> > The other thing that would be needed that I totally forgot about is a
> > store-sinking optimization. It would have to know that stack stores have no
> > effect until you take a side exit and use that to push them into the side exit.
> 
> Sounds like what dvander said in comment 1.  Should I file a bug for that as
> well?

Please do. The idea has come up several times but we haven't done anything with it yet. I think the argument against is that it will increase code size. Whether the perf gains are worth the increase is something we probably can't figure out until we actually do it.
(In reply to comment #11)
> > > The other thing that would be needed that I totally forgot about is a
> > > store-sinking optimization.
> > 
> > Should I file a bug for that as well?
> 
> Please do.

Bug 537842.
Depends on: 536643, 537842
OS: Mac OS X → All
Hardware: x86 → All
(In reply to comment #0)
>
>   - Instruction 45 seems redundant w.r.t. instruction 30, maybe applying
>     StackFilter to eos would be beneficial?  Likewise instructions 38 and
>     46.
>   - I also saw this code sequence for bitops-bits-in-byte.js:
> 
>       44: ld1 = ld sp[-8]
>       46: sti sp[-8] = ld1
> 
>     And ld1 had no other uses.  There was an instruction between them that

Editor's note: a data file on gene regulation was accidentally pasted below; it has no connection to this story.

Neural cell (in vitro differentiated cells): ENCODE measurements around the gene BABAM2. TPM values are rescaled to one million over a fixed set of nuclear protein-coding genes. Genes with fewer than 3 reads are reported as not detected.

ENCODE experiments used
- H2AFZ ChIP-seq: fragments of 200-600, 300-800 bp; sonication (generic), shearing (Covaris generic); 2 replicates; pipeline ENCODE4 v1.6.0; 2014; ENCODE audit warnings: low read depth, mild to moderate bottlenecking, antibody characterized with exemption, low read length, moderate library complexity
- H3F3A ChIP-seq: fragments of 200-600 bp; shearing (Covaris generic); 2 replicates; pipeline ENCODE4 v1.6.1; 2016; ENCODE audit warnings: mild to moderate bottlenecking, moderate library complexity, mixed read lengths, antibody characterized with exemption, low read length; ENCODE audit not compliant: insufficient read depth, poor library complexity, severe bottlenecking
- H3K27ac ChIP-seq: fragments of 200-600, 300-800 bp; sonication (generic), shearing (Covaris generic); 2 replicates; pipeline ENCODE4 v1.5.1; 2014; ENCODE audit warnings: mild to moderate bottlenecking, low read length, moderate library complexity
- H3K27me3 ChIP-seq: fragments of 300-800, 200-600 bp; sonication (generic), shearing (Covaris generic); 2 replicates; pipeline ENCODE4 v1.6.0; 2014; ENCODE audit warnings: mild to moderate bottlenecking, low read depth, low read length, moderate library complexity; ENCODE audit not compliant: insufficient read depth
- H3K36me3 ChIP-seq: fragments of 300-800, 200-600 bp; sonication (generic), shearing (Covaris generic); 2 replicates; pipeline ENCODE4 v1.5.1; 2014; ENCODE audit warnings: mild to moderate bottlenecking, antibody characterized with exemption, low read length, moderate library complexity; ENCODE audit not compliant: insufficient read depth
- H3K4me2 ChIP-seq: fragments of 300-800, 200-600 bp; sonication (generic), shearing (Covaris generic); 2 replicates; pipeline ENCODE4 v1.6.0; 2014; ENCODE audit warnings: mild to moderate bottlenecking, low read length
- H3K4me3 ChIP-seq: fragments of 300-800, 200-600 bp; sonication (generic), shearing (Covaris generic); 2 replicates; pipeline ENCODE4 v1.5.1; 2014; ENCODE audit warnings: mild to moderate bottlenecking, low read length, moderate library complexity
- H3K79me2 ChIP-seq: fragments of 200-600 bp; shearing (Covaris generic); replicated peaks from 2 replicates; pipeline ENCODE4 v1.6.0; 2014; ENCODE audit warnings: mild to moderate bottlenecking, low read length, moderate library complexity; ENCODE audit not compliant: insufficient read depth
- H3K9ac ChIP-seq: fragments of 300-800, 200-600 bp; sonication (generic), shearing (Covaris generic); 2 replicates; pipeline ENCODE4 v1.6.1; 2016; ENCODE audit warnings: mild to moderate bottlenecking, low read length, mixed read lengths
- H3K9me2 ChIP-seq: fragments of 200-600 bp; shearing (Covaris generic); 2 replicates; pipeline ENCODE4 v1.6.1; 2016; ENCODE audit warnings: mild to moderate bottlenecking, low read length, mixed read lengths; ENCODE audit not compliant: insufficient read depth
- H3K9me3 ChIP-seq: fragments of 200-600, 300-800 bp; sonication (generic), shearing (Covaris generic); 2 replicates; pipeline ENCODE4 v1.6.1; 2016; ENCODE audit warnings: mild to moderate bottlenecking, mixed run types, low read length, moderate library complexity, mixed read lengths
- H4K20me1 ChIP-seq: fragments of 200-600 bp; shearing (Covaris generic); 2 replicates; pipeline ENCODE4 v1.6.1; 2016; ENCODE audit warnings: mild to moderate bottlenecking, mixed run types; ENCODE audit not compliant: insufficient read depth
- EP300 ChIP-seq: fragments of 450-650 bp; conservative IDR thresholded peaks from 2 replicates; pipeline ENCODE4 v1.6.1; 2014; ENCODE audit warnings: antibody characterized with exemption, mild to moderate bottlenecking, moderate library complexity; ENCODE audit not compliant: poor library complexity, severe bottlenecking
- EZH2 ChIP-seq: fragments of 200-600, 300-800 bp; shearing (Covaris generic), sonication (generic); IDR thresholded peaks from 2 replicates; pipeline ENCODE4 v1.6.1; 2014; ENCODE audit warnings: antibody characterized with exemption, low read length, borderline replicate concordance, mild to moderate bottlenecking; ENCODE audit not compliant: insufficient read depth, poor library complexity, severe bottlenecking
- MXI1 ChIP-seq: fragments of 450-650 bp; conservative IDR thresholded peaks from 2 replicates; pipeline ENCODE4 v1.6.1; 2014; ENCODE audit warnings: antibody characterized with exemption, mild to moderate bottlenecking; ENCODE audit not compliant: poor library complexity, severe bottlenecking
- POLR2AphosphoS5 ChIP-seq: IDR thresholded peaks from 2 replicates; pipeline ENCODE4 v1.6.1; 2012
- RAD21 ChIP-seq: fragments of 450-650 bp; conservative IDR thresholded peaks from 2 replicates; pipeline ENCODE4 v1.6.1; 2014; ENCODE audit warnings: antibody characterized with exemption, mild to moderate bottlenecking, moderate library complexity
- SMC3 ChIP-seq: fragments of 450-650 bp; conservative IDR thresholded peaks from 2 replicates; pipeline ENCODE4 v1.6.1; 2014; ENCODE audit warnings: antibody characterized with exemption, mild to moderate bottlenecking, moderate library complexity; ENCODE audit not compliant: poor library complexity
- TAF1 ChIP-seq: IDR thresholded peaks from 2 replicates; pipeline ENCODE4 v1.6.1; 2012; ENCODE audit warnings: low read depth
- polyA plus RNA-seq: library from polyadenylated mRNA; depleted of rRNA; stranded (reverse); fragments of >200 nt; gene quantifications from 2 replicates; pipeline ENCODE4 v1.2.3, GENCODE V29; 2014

>     was dead and so removed, but still, yuk.

Bug 551885 fixes these cases.
Depends on: 551885
FWIW, the LIR for bitwise-and.js is substantially better now:

      ebx = parami 0 ebx
      esi = parami 1 esi
      edi = parami 2 edi
      state = parami 0 ecx
      label1:
      sp = ldi.o state[8]
      cx = ldi.o state[0]
      eos = ldi.o state[12]
      ldi3 = ldi.csro cx[0]
      immi3 = immi 0
      eqi1 = eqi ldi3, immi3/*0*/
      xf2: xf eqi1 -> pc=0x90add56 imacpc=(nil) sp+0 rp+0 (GuardID=001)

      ldi2 = ldi.o eos[1384]
      ldi1 = ldi.o eos[1376]
      andi1 = andi ldi2, ldi1
      sti.o eos[1384] = andi1
      immi2 = immi 1
      addxovi1 = addxovi ldi1, immi2/*1*/ -> pc=0x90add65 imacpc=(nil) sp+0 rp+0 (GuardID=002)

      sti.o eos[1376] = addxovi1
      sti.s sp[0] = addxovi1
      immi1 = immi 600000
      sti.s sp[8] = immi1/*600000*/
      lti1 = lti addxovi1, immi1/*600000*/
      xf1: xf lti1 -> pc=0x90add70 imacpc=(nil) sp+16 rp+0 (GuardID=003)

      j -> label1
      livei state
      x1: x  -> pc=0x90add56 imacpc=(nil) sp+0 rp+0 (GuardID=004)

There's nothing egregiously stupid (except for the dead guard at the end, but that doesn't matter much).
This tracking bug has served its purpose, even though some blocking bugs are still open.
Status: ASSIGNED → RESOLVED
Closed: 9 years ago
Resolution: --- → FIXED